You may no longer see Nike products on sale at select major retailers, both the brick-and-mortar variety — VIM, Belk, and Dillard among them — and online, like Zappos.com. The sportswear maker is said to have cut a total of nine retailers. This is part of Nike’s recent strategy to control the sale of its products more tightly and sell more directly to consumers.
Nike tries to sell their gear and make their customers feel special, like LeBron James or Serena Williams. Sam Poser, an analyst at Susquehanna Financial Group, said the stores Nike is dropping “were selling Nike products, but it wasn’t a place that was really doing anything to improve the Nike brand.”
Nike would neither confirm nor deny that it is cutting stores’ accounts. But the company said it “doubles down” with “strategic partners”. Poser said that means retailers with flashy Nike displays.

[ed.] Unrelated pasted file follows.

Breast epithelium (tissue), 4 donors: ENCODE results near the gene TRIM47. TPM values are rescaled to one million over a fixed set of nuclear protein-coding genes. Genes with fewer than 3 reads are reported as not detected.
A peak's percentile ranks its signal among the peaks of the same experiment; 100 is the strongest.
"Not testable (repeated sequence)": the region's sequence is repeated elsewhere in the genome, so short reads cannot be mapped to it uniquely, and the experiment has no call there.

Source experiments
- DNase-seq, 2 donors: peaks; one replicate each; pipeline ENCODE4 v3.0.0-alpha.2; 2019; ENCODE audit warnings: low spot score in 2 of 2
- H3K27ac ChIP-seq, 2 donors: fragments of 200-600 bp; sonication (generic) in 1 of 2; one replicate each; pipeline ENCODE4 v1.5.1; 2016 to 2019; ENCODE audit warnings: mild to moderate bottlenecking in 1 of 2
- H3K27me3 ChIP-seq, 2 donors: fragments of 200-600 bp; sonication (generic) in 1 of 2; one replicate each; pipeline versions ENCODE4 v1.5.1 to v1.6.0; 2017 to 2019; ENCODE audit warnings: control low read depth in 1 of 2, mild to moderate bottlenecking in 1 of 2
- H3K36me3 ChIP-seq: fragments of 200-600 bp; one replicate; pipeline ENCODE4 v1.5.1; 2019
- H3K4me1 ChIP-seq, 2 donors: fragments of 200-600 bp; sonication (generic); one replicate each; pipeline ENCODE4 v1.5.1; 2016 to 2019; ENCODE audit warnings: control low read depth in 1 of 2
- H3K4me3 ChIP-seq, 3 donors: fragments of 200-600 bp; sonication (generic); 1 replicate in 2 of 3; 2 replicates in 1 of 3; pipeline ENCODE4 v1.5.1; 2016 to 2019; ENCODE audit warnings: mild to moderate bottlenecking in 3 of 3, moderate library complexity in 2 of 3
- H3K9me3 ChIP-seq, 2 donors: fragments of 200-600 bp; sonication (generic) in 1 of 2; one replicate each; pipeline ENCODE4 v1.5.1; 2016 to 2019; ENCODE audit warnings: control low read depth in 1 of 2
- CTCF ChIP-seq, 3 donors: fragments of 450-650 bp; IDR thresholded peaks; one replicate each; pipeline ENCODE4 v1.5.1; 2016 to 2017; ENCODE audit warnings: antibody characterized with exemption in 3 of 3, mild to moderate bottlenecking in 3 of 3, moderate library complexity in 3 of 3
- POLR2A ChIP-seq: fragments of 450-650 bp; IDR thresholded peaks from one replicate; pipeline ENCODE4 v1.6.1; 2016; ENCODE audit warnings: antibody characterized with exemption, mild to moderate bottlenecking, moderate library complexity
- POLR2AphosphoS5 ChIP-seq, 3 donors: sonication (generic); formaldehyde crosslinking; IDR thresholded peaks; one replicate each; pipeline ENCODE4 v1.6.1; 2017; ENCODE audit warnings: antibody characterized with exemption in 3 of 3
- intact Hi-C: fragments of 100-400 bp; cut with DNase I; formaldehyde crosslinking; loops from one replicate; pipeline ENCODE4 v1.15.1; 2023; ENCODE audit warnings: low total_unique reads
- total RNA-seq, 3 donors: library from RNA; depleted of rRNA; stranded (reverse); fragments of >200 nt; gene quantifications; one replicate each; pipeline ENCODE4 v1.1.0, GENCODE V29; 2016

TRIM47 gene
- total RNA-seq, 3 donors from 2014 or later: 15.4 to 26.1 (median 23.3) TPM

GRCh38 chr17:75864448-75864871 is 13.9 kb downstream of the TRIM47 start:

The company is also stepping up its efforts in its digital approach. Last year, Nike severed ties with Amazon, in part so it could collect its own customer data.
“They’re going to know basically everything they want to know about a consumer, which could be information that’s been kept close at hand by retailers,” said Jeff Galak, a marketing professor at Carnegie Mellon. “Now Nike has control of that data.”
Taking control is the key, according to Matt Powell, sports industry adviser at The NPD Group.
“They’re able to control their messaging, they’re able to control the product, show the product the way they want it, and to some degree impact pricing,” Powell said.
With so many brick-and-mortar stores closing, CFRA Research analyst Camilla Yanushevksy said it’s also a great way for Nike to “protect itself from the revenue decline that’s already going to happen.”
Nike isn’t the only brand taking more control, Yanushevksy said. Ralph Lauren, Skechers and others are doing the same.
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